Keywords Economy / Government
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The other night, former presidents George H.W. Bush and Bill Clinton appeared on my TV. They said the tsunami had been devastating. They said people need help. They asked me to send money.

“No one can change what happened,” Bush said. “But we can all Slow tsunami wreaks havoc in Indiana

change what happens next,” Clinton said.

I went to lunch with my editor. After the waiter announced the specials, he pointed to a tent card on the table. It said the restaurant was aiding tsunami relief by selling stuffed mushrooms. For each order, it would donate $1 to help people in need.

A flyer was posted in my office-building elevator. It said a woman from the secondfloor salon was donating “esthetic services” to raise money for tsunami victims. In theory, one could get a massage here and soothe someone’s stress halfway ’round the planet.

I worked the remote last Saturday-switching between the NFL, the Pacers and whatever looked interesting.

I found a telethon called “Tsunami Aid: A Concert of Hope.” Big-name stars were singing songs and telling tsunami stories.

I heard Norah Jones sing “We’re All in This Together.” I saw Stevie Wonder working the phones. I watched Diana Ross’ “Reach Out and Touch” finale.

As this column went to bed, NBC hadn’t released results, but producers hoped to have raised tens of millions of dollars.

The New York Times reported last week that three Sri Lankan factions, previously at odds, are now trying to outdo one another in providing disaster aid. Government commandos are guarding refugee camps and offering their rations to the homeless. Tamil rebels are distributing food, repairing roads and cleaning up Hindu temples. Marxists are cleaning houses, purifying wells and removing debris.

“Leaders of all three groups say the deluge of relief activity here is nothing more than an impassioned volunteer effort to aid tsunami victims,” the Times said. “But it is also being described as a fiercely competitive drive to use the disaster to jockey for power. In calamity lies opportunity, every political player knows, and Sri Lanka’s are moving to make the most of it.”

As statesmen, restaurateurs, masseuses, entertainers, militants, communists, donors and volunteers raced to aid victims of the sudden, surprising, act-of-God tsunami in South Asia, Indiana’s slashspending/no-new-taxes masses were once again proclaiming “Not with my money, you don’t” to in-state victims of the slow, predictable, man-made tsunami that is the Hoosier economy.

Figure this out:

When televised bodies lie bloated on beaches, when fathers wail on CNN for missing wives and children, when orphaned kids cry out on “NBC Nightly News” for missing parents, there are no people more generous and quick to say “How can I help?” than us.

But when our Hoosier brethren lie in under-compensated, on-the-financial-edge rural or urban hospitals; when our neighbors’ kids swelter in overcrowded, un-airconditioned classrooms; when caseworkers struggle to serve too many abused kids; when our jails overflow and our courts are backlogged; when child support goes uncollected and highways are under-protected, why does this all-for-one, one-for-all, domy-fair-share sense of urgency get shoved aside by parochialism, pontificating and procrastination?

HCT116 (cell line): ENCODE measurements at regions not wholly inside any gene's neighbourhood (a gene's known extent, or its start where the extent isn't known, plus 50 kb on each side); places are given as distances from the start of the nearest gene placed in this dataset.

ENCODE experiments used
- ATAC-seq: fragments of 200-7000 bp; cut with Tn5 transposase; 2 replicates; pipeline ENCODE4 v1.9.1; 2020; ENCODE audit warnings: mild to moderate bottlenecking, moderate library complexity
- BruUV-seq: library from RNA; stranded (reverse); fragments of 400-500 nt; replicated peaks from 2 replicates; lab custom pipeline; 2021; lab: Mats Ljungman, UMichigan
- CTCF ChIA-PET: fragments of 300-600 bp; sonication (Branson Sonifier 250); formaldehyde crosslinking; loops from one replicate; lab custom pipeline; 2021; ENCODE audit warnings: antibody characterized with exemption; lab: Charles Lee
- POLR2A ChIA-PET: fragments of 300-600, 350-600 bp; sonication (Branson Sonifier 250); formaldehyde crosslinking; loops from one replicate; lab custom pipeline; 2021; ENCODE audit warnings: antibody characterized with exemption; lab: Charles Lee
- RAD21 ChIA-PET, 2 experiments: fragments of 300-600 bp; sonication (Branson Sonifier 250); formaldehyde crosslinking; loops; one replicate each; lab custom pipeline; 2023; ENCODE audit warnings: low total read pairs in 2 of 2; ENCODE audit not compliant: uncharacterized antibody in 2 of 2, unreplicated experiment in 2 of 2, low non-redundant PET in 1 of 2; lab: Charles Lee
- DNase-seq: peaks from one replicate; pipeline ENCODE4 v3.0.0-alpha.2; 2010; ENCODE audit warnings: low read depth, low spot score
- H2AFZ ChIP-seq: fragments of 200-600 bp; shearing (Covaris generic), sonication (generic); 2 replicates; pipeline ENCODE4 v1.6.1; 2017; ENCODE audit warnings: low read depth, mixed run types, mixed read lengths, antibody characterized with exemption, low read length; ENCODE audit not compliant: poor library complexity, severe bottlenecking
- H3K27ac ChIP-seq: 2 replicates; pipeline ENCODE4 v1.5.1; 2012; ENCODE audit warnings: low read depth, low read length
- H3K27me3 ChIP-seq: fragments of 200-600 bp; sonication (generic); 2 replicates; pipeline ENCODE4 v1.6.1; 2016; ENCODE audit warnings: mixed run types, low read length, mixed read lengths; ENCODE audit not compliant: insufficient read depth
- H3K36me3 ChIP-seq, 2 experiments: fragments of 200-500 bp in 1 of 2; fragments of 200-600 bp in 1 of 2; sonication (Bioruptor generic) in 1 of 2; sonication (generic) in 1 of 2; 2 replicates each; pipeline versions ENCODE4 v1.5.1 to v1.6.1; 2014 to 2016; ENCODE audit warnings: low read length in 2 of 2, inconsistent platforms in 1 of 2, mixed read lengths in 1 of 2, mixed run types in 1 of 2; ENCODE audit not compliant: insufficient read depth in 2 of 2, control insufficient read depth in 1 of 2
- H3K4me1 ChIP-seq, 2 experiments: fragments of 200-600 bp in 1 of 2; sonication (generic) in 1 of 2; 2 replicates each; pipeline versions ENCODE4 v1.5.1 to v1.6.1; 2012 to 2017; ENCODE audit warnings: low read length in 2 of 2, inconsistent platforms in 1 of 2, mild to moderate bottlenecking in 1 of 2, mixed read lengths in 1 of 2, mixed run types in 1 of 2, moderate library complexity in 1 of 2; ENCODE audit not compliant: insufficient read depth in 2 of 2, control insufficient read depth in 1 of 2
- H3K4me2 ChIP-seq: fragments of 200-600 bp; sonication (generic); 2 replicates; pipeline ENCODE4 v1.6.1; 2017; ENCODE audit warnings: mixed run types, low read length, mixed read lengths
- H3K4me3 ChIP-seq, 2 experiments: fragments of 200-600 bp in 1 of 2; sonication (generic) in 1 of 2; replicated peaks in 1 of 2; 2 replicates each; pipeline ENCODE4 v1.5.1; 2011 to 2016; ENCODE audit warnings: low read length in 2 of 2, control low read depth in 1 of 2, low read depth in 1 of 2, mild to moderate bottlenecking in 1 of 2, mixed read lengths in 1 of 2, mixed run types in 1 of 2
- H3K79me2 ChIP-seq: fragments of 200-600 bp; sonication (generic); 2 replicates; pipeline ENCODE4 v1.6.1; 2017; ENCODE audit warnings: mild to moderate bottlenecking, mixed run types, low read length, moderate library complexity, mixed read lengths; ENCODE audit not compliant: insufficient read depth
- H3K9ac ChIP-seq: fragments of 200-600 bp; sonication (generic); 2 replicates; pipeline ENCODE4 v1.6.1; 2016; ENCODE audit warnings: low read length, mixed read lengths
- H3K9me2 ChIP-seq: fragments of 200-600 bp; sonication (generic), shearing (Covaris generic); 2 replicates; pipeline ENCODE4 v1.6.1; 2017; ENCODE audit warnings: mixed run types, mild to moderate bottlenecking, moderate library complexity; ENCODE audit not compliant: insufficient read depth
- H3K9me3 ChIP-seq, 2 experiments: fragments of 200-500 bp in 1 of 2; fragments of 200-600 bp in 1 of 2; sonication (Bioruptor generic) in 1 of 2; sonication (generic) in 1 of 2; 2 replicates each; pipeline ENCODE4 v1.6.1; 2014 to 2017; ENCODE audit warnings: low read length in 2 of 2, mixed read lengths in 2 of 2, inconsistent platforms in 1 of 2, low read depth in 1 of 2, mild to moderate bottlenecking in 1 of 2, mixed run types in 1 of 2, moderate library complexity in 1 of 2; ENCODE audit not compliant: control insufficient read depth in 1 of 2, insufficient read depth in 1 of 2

In an ironic role reversal, our new governor, Mitch Daniels, a former Bush-administration budget boss, used his first state-ofthe-state address to outline a Kerryesque solution to Indiana’s budget crisis: a onetime, one-year, 1-percentage point incometax hike for those earning more than $100,000 per year.

In an effort to balance the budget (as required by state law), he paired this proposal with painful but potent spending cuts and freezes.

And how did the party of Kerry react to this tax-the-wealthy notion? Well, legislative Democrats sounded a lot like White House Republicans: “We’re turning the corner,” they said, stealing President Bush’s wait-itout, fall-deeper-in-debt diatribe. “Read our lips,” they said, quoting the president’s father, “No new taxes.”

How easily we walk in the other fellow’s wingtips.

And so the slow tsunami wreaks havoc in Hoosierland. As Sri Lanka’s commandos, rebels and Marxists fight to alleviate their people’s misery, we Hoosiers fight to postpone and prolong ours.

As TV, movie and music stars donate millions of their own dollars to serve strangers in South Asia, well-to-do Hoosiers say “Don’t look at me” when asked to aid their own neighbors.

As the masseuse donates her time to ease suffering in Indonesia, our landlords lock the stairwells and garage elevators so homeless folks can’t escape there from the cold.

And as two former presidents seek international aid, our local United Way sits $1.3 million short of goal-putting a $400,000 challenge grant at risk of never being realized.

As the Times said, calamity begets opportunity. And as Presidents Bush and Clinton said, while we can’t change what’s happened, we can all change what happens next.

Hetrick is president and CEO of Hetrick Communications Inc., an Indianapolis-based public relations and marketing communications firm. His column appears weekly. To comment on this column, go to IBJ Forum at www.ibj.comor send e-mail to

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